But then one day my mom's house caught on fire due to an electrical problem and burned completely to the ground. Thank God she had insurance to cover rebuilding the house and replacing her belongings. But I lost all my competition memorabilia and my entire supplement inventory—which was uninsured.
Before you shake your head and roll your eyes, just remember I already told you I hadn't made the transition to businessman yet! I know better now. I look back and laugh at myself now—but it was no laughing matter at the time. I had gone from the frying pan into the fire!
For me, getting back up meant starting in yet another basement. Somehow that seemed fitting. As a skinny 14-year-old kid who wanted to be like Arnold, my first workout room had been my parents' basement. As a 35-year-old who had lost everything, it was my mom's basement. And after the fire I moved into my brother's basement. It wasn't as nice as Mom's, but it was all I needed.
Did I have self-doubts? Sure. I had gone from a career that plastered me on TV screens and magazine covers with hundreds of thousands of fans to living off the generosity of family members. Was it time to get a "real" job and give up on this passion I still had for bodybuilding?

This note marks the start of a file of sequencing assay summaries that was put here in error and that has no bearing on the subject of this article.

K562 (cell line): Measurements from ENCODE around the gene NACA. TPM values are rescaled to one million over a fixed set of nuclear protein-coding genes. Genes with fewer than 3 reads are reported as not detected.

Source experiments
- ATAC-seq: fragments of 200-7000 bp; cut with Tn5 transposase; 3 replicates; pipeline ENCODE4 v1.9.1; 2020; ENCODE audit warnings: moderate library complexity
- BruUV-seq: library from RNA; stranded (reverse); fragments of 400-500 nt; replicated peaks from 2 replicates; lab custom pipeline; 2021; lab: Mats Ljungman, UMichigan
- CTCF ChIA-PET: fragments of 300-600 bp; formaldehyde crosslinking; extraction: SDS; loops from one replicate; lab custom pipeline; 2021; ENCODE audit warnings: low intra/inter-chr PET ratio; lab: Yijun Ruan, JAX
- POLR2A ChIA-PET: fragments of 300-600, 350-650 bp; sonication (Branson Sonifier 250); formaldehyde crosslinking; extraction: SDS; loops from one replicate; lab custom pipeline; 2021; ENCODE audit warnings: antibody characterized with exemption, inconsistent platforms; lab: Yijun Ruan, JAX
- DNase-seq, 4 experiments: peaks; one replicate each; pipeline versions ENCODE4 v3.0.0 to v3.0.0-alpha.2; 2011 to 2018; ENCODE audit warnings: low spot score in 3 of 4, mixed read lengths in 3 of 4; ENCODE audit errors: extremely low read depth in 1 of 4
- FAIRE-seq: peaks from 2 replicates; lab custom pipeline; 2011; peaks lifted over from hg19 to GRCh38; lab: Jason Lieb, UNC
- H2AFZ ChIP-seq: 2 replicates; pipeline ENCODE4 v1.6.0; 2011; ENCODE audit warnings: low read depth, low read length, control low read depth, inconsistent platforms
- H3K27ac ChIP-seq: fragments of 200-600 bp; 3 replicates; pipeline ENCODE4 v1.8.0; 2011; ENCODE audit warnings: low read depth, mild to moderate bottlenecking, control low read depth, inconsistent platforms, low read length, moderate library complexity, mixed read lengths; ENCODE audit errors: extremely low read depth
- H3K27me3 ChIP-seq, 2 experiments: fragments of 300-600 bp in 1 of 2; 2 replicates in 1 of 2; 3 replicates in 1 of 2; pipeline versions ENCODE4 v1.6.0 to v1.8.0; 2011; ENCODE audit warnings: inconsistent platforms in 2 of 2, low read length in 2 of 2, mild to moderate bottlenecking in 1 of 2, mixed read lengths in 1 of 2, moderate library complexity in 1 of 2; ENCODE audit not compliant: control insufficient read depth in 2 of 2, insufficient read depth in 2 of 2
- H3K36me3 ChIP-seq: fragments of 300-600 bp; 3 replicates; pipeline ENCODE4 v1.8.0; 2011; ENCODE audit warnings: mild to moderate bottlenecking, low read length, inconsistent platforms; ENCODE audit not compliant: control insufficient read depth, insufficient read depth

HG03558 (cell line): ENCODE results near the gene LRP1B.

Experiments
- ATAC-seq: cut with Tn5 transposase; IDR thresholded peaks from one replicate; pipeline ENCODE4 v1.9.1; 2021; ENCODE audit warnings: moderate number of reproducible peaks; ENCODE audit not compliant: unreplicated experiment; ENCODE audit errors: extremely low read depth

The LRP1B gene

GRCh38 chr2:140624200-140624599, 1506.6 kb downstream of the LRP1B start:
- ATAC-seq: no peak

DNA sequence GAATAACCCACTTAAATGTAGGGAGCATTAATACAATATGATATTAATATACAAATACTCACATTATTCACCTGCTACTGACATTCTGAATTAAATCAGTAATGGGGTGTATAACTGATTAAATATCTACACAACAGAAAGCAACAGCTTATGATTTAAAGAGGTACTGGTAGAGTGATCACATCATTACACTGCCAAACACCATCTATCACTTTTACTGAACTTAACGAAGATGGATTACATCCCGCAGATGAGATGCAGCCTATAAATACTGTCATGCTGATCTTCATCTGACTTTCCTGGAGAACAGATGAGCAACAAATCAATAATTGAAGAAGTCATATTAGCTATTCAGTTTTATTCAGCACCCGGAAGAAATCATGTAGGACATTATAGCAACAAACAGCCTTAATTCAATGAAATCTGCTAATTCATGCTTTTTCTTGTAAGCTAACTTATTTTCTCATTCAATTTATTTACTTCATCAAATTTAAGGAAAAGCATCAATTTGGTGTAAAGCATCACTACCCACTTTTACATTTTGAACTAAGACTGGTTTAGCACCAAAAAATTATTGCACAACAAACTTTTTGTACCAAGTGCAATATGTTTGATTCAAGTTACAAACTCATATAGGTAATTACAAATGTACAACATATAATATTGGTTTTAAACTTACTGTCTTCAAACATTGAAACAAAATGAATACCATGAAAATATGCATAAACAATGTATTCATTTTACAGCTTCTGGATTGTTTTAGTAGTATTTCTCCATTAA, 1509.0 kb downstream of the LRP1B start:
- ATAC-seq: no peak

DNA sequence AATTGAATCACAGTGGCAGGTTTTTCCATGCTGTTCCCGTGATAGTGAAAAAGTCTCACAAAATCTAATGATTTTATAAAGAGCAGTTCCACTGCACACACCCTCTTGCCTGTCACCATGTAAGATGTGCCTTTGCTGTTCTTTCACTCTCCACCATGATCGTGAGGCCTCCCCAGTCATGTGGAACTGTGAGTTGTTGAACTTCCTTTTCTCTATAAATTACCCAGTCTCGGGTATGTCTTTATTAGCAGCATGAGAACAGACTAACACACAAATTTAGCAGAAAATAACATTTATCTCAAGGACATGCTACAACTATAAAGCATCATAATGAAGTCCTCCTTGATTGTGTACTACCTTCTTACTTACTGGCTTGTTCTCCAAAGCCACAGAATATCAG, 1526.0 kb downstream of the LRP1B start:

I actually hired on with an insurance company, went through their training program, and closed a sale on my first solo sales call. There's nothing wrong with being an insurance agent. But I knew it wasn't right for me. I wasn't done with bodybuilding. So I took the signed contract in to my boss, who was happy with me getting a sale, and I resigned. He wasn't as happy with that, but we had become friends and he understood I still had a passion for the world of bodybuilding. That doesn't mean that he and my family members didn't think I was a little crazy.
Maybe I was. After all, I still owed my supplement supplier $70,000. It felt like a fortune. But here's what I told myself: You will not fail.
It's hard to get new inventory when you haven't paid for the stuff that was destroyed in a fire. I made a promise to my supplier. I said, "I will pay you something every single week. Even if it's not much, I will pay you every cent." And I did. Why? Because I believed myself when I said, "You will not fail."
And guess what? I didn't.
5 Ways To Rebound From Setbacks
Progress in the gym, not to mention life, seldom goes exactly as planned. Here's how to turn the tables on your own setbacks.